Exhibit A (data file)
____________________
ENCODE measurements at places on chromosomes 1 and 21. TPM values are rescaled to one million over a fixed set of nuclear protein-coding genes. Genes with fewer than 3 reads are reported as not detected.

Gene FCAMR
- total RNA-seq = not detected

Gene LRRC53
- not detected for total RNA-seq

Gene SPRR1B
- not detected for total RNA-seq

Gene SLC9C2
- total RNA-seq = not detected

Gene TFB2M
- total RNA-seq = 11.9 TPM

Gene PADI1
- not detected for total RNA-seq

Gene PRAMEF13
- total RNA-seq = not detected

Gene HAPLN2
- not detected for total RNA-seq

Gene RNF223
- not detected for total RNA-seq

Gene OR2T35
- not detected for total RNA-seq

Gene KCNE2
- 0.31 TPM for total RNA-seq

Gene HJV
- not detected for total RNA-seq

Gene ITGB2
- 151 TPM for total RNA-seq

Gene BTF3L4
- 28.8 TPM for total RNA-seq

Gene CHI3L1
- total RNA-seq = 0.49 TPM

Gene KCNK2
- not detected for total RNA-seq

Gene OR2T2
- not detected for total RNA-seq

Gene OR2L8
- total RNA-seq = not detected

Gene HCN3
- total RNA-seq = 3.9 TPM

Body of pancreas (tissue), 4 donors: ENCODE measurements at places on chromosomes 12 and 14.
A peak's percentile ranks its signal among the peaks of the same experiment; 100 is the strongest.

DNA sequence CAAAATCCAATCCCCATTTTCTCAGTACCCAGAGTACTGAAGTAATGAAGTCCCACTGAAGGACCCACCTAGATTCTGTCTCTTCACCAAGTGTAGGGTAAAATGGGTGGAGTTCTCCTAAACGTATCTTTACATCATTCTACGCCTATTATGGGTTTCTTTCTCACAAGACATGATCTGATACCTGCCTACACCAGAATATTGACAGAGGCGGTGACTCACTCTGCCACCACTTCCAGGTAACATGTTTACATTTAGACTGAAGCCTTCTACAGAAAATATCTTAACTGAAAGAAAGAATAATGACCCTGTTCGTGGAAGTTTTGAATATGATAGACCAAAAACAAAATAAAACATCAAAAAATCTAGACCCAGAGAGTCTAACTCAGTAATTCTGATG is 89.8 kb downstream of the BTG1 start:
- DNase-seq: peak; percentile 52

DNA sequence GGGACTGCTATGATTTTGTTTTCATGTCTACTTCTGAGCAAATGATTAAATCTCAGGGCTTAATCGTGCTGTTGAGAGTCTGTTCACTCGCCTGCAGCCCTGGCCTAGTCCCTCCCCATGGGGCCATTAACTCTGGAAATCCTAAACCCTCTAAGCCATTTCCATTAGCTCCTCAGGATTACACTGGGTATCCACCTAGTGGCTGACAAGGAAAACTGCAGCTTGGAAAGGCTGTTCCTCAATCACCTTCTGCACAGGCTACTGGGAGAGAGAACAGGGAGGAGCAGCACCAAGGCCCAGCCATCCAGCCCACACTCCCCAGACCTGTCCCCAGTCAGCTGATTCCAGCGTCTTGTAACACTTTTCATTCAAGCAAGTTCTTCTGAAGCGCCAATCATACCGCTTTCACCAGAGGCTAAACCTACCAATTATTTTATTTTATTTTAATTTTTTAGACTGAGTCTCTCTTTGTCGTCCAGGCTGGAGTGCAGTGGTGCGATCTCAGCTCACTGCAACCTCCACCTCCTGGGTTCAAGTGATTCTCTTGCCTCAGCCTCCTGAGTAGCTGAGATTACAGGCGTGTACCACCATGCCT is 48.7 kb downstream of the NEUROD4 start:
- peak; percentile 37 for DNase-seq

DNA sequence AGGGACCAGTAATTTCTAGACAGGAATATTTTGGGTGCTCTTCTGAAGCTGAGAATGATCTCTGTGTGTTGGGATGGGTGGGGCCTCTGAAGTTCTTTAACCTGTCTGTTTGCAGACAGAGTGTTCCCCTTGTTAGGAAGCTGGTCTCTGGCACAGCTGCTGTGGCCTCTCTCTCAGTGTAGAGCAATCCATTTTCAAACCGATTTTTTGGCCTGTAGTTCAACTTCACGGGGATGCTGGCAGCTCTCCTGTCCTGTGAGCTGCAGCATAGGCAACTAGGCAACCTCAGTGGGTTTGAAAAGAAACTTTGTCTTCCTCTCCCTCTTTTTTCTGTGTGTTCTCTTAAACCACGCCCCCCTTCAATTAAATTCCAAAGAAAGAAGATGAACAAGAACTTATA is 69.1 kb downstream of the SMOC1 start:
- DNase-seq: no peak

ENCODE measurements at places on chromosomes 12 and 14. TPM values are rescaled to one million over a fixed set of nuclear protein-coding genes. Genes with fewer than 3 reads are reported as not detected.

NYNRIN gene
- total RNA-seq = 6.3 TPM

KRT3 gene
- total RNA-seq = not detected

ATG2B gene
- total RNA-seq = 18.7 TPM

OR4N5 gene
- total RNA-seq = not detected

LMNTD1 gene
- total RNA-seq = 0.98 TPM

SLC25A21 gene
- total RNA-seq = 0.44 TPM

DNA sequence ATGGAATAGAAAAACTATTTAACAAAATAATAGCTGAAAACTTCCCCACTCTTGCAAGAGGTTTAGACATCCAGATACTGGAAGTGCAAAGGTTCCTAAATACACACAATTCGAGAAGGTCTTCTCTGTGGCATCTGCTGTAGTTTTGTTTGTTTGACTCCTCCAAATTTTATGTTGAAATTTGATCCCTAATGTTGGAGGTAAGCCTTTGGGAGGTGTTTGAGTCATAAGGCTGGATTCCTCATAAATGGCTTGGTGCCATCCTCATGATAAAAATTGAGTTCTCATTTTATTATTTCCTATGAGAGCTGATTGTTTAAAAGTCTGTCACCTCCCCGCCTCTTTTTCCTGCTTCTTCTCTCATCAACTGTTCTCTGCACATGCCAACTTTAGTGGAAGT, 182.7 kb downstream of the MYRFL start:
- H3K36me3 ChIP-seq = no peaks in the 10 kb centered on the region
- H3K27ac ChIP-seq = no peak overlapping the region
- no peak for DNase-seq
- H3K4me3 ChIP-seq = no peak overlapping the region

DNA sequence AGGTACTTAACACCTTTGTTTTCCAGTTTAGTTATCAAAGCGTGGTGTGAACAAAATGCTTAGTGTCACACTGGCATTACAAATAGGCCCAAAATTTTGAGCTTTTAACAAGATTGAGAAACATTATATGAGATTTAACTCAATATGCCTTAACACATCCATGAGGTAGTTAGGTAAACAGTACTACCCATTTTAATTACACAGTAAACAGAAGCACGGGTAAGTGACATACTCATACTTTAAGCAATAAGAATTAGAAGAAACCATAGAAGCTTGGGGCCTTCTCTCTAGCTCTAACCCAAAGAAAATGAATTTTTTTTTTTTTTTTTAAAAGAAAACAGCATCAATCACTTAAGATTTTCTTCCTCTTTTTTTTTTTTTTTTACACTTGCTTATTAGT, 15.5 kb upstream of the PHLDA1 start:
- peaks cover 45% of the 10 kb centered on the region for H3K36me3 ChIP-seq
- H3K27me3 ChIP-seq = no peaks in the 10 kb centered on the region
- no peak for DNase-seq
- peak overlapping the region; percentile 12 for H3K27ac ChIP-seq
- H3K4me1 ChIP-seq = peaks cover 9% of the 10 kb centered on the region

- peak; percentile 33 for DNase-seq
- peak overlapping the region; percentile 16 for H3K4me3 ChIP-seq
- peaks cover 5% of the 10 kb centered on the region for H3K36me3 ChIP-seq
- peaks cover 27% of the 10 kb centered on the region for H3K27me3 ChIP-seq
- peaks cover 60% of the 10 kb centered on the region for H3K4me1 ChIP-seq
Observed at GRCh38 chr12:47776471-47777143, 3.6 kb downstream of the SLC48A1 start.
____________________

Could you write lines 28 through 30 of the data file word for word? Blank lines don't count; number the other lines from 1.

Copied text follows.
Gene BTF3L4
- 28.8 TPM for total RNA-seq

Gene CHI3L1